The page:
I had an opportunity to tour the Canadian Forces Base in Esquimalt today. It’s a two-hour 3-kilometer walking tour, full of history and heritage (one part of the base is from the late 19th/ early 20th century, featuring fully intact, carefully rehabbed brick buildings) and new initiatives (they’re finishing a building which will be the continent’s second-largest industrial Fleet Maintenance Facility – only Boeing‘s is bigger). We saw the HMCS Winnipeg, which features a sign next to the helicopter hangar door: “Winnipeg International Airport – Elev. 25 feet,” and we saw one of the horrible subs Canada bought from the UK, still in dry dock six years later.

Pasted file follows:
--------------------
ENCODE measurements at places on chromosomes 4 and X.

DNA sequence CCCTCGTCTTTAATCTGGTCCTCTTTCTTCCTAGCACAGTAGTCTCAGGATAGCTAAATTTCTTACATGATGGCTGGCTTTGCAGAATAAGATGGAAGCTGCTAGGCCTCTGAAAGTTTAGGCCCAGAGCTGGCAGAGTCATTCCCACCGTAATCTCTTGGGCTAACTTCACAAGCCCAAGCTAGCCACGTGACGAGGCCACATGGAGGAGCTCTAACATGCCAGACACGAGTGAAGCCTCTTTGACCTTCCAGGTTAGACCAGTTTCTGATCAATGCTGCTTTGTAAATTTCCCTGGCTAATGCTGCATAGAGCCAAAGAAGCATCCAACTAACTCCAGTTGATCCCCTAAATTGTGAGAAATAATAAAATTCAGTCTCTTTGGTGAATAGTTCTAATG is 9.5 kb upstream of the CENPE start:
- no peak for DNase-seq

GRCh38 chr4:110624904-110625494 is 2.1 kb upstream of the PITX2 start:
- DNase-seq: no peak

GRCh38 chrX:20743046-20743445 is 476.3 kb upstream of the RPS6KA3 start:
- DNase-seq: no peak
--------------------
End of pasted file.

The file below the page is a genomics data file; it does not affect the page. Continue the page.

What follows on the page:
But something else I saw really grabbed my attention: a large pile of stuff.
The other day, thinking about a public art project, it occurred to me that one could do something pretty interesting with material destined for the waste stream – I was thinking about this in relation to the “philias” I wrote about here.
With that in mind, here’s a favorite picture from today’s tour – not yet “garbage,” but it sure wouldn’t be difficult to find stuff as sculptural as this in any waste stream:
It’s not exactly what most people would take a photo of while touring a military base, but I was riveted by both the pile’s plasticity and by what the inert hoses, heaped next to the hard geometry of the building and the white cage-like tower, evoked.